This has been a pretty quiet week across all the Jasgal142 Media network of blogs, news, and updates. I’m going to take a break from our regularly scheduled content of comic books, movies, products, and assorted things to talk about something that is a real priority for me—family.
Last week my world was rocked by a simple phone call. Now many of us have been there. The phone rings early in the morning or late into the night, only to be informed of the death of a family member or loved one. It’s a traumatic experience both for the person receiving the call and the person making the call. Personally, I hate being the one delivering bad news, but it’s part of life (and you make more and more of these the older you get).
My aunt had called earlier than usual to inform me of the death of my cousin, Vincent Stanton. Of all the people I expected to hear passed, 23-year-old Vince was not on the list. It was simply stunning, and after making my required contacts to pass on the news (see how it works), I went to see my aunt and her daughter (my cousin and Vince’s mother). Obviously, when a son and grandson passes away unexpectedly it is a fairly difficult time. It was an uncomfortable couple of hours, and it set the tone for a sad week.
When anyone dies, there is a tremendous ripple effect. Often there is enough sadness to go around—two or three times. In this case, I grew up with Vince’s mom, Becky as well as her two sisters. They are like sisters to me, and their mother (my mom’s sister) is like a second mother to me. I hold them in high regard, and I’m sure, or at least I hope, that all of you have similar relationships with family and friends.
Vincent was one of those kids, yes at 23 he’s still a kid to me, that was fun to be around. He could be quiet or he could be loud, but in any event he was fun to be around. Always smiling, not unlike a lot of us at that age. Did he make mistakes? Of course he did. Just like I did, just like you have, and just like we all are going to keep doing. There are plenty of was to judge the circumstances of his passing, but in the end, none of them really matter. The “Why” in this case, and in many similar cases, simply does not have any bearing on the situation. A young life was lost, and the family and friends have to adjust.
His sisters, his parents, his aunts, his grandparents, all the lives he touched, and there are many, have to make a new day without Vince. The story I like to tell is running into him around our small town. Since I work part-time at a local comic book store, I actually ran into him a few times. Vince always took the time to say hi and strike up a short conversation. It was never anything deep or fondly prophetic, the usual banter an older guy has with a younger family member. “How are you?” or “How’s your mom?” or “Hope everything is well.” You know, that kind of stuff.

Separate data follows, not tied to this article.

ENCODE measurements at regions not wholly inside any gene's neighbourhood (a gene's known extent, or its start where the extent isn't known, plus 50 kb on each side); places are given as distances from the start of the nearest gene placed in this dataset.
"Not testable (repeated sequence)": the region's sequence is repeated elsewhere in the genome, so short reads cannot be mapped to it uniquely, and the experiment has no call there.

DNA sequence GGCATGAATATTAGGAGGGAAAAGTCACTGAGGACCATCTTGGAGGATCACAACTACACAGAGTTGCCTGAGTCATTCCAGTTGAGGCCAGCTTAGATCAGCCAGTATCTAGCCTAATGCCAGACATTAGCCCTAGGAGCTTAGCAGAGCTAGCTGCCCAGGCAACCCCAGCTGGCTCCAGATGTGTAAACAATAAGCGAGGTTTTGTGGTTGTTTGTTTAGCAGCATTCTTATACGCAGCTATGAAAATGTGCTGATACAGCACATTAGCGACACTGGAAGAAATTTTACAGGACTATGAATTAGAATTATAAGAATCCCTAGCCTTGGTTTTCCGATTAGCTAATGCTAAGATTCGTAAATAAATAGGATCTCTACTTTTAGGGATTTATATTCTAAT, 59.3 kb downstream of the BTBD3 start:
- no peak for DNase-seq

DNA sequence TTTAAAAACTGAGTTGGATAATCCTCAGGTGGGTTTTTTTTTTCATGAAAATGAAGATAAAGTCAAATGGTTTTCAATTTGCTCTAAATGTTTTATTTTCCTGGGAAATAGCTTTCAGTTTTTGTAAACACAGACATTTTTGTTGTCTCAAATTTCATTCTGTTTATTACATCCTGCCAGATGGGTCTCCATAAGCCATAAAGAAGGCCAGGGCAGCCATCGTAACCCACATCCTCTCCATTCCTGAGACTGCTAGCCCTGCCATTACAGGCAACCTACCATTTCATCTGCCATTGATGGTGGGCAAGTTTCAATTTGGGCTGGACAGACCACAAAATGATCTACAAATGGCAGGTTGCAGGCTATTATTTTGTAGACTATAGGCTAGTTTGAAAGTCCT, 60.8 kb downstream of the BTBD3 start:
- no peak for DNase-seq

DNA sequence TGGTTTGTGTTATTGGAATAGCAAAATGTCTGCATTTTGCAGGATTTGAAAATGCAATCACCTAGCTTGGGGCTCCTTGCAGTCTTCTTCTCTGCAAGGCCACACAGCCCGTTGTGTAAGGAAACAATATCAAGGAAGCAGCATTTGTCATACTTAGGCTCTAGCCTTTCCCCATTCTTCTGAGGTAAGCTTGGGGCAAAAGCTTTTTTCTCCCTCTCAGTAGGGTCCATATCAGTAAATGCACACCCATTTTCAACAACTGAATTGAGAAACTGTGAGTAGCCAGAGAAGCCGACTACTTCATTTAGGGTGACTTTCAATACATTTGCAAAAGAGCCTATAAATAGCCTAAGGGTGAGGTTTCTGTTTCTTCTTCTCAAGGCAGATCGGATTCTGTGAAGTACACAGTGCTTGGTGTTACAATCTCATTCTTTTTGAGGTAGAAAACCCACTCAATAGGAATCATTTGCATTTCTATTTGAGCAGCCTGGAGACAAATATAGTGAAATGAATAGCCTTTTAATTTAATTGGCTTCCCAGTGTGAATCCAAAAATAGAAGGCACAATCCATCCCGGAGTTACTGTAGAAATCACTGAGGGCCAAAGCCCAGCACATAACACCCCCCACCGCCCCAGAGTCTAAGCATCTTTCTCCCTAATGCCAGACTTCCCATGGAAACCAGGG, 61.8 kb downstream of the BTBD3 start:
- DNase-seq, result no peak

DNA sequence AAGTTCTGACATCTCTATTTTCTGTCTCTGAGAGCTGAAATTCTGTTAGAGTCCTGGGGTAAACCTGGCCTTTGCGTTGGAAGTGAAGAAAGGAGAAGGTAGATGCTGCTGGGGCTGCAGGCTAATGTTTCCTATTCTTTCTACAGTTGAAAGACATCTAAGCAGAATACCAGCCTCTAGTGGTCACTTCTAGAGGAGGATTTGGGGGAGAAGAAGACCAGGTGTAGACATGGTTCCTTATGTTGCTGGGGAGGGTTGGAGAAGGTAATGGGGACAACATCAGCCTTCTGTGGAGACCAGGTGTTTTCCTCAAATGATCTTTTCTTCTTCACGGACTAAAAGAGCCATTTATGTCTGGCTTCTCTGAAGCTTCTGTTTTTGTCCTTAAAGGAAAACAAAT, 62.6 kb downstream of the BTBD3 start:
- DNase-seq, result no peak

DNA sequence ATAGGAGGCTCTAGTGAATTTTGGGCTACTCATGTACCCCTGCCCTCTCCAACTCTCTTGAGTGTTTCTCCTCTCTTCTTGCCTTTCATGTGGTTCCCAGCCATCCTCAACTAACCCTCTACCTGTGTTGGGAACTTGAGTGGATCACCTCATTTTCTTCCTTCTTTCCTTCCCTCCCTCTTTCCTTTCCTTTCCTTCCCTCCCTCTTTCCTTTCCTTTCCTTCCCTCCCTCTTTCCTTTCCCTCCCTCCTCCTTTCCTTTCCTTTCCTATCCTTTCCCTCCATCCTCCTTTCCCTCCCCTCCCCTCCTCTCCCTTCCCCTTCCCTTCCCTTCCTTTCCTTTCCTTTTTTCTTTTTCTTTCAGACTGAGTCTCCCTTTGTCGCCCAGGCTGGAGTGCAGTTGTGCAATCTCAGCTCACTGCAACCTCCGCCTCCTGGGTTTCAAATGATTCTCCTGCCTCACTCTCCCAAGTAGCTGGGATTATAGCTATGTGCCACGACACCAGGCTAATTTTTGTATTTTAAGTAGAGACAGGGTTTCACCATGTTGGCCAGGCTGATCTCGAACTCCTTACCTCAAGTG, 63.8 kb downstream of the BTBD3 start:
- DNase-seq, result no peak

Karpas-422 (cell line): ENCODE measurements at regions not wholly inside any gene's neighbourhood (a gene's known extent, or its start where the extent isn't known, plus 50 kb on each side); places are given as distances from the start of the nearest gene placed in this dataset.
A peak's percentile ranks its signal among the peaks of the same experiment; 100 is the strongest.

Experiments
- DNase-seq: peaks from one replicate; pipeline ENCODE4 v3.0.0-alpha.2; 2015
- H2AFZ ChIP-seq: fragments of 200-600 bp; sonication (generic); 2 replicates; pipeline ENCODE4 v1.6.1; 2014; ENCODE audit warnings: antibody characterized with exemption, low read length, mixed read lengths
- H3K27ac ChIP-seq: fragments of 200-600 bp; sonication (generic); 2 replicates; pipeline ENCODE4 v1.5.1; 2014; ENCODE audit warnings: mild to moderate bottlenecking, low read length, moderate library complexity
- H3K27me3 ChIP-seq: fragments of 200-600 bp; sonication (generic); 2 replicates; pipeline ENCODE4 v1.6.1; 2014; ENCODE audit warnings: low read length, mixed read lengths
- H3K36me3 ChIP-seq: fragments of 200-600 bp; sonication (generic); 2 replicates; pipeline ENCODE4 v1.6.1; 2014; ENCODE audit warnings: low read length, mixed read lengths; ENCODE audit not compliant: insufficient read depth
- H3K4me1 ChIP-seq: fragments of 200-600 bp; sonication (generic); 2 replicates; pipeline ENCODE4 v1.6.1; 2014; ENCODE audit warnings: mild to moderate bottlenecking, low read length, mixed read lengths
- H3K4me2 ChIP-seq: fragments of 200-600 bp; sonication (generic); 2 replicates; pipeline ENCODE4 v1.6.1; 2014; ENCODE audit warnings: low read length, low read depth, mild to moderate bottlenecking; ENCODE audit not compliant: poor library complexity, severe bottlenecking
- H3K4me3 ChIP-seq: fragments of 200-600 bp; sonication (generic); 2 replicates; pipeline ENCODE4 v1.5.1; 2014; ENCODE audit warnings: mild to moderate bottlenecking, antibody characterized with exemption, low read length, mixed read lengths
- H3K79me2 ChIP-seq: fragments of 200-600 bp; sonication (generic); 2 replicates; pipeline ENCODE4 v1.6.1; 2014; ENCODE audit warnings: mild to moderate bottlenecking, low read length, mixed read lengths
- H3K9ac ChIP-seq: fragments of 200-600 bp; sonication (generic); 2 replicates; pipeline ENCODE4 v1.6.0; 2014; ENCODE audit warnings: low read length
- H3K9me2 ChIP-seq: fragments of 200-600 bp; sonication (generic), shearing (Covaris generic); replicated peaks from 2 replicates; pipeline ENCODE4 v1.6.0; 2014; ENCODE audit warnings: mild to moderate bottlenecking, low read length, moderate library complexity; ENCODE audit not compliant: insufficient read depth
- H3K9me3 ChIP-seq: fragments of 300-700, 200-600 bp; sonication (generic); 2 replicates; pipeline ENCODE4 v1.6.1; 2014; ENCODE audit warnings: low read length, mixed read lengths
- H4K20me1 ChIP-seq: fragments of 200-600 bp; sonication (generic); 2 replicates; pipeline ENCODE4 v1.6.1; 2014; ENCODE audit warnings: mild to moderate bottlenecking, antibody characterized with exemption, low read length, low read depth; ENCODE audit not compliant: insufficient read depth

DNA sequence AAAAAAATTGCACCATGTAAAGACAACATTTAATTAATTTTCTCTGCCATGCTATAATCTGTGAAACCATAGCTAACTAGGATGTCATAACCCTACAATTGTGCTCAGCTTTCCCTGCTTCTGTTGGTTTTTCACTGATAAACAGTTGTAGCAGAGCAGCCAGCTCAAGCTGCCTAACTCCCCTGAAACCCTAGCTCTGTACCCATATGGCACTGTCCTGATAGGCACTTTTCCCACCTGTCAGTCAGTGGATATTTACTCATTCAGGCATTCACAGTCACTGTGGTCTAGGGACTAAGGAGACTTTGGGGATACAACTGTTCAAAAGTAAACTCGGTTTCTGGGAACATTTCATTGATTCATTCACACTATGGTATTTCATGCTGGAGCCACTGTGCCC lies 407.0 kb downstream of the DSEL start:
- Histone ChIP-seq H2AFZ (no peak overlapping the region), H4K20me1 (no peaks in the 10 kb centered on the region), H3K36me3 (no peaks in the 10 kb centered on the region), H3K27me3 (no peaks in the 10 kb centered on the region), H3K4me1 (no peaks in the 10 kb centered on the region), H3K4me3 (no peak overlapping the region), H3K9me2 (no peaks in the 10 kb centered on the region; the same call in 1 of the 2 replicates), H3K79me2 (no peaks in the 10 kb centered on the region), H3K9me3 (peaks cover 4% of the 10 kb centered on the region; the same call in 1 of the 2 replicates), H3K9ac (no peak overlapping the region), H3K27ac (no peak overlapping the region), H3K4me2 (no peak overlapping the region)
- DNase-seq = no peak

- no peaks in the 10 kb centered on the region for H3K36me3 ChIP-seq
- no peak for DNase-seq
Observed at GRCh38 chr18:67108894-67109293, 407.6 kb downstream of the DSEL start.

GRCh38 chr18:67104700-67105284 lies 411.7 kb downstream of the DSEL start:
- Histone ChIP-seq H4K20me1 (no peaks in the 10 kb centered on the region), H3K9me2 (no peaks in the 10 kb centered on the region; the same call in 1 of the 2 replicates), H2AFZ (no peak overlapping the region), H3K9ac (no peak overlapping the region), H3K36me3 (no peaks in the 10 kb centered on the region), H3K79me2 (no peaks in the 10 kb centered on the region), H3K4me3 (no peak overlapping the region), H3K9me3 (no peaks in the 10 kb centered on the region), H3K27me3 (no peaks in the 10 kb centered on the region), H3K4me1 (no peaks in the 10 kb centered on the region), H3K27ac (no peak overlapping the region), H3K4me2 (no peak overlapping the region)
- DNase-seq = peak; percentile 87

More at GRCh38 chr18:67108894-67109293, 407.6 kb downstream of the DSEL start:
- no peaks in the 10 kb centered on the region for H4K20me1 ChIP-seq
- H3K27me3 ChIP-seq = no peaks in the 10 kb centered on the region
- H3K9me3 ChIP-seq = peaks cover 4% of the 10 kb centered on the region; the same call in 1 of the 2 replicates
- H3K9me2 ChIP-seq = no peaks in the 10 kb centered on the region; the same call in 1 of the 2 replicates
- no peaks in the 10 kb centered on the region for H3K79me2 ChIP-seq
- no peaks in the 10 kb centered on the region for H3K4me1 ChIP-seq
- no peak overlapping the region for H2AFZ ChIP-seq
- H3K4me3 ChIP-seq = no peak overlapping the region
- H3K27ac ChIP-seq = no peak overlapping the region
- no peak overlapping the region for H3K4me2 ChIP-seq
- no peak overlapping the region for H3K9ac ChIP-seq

The point of the story gets lost on a lot of folks, and I don’t blame anyone for missing it because I don’t really throw it high enough. You see, Vince MADE the time to talk to me and my family. He crossed the street or walked hundreds of feet. He didn’t care what his friends or girlfriends would think of a person his age talking to a middle aged comic book store nerd looked like. He wanted to talk, to say hello. He was polite, he showed respect. And in a lot of ways, he showed me a thing or two about how everyone should conduct themselves. He will be missed—terribly—by everyone that knew him.
It’s a sad situation. It’s heartbreaking. It raises a lot of questions. It yields few answers. At his funeral, sadness and grief were prevalent in the room, as they should have been. That’s a touch interesting, because those two emotions were not necessarily parts of Vincent’s life that I could see. Perhaps, that’s why it affects me personally so much.
In the end though, the reality of the situation does indeed take hold. Grandparents, parents, and sisters are tasked with paying for services rendered. After all, the bills always come due. That’s a fact of life none of us can escape. A friend of Vince’s father has set up a GoFundMe accountfor the family, and I would ask everyone to take a look.
If you can not or simply do not want to make a donation, no harm no foul. I would ask though that you take a few minutes throughout the course of your day to consider those close to you in your life. They can kids, spouses, friends, dogs, cats, anyone or anything, because in the end, love does not judge. Hold them a little closer, tell them you love them, let them know what you feel and how you feel. Not because they could be gone in the blink of an eye, but because YOU can be gone in the blink of an eye. I implore you, make sure those you love and hold close know how you feel.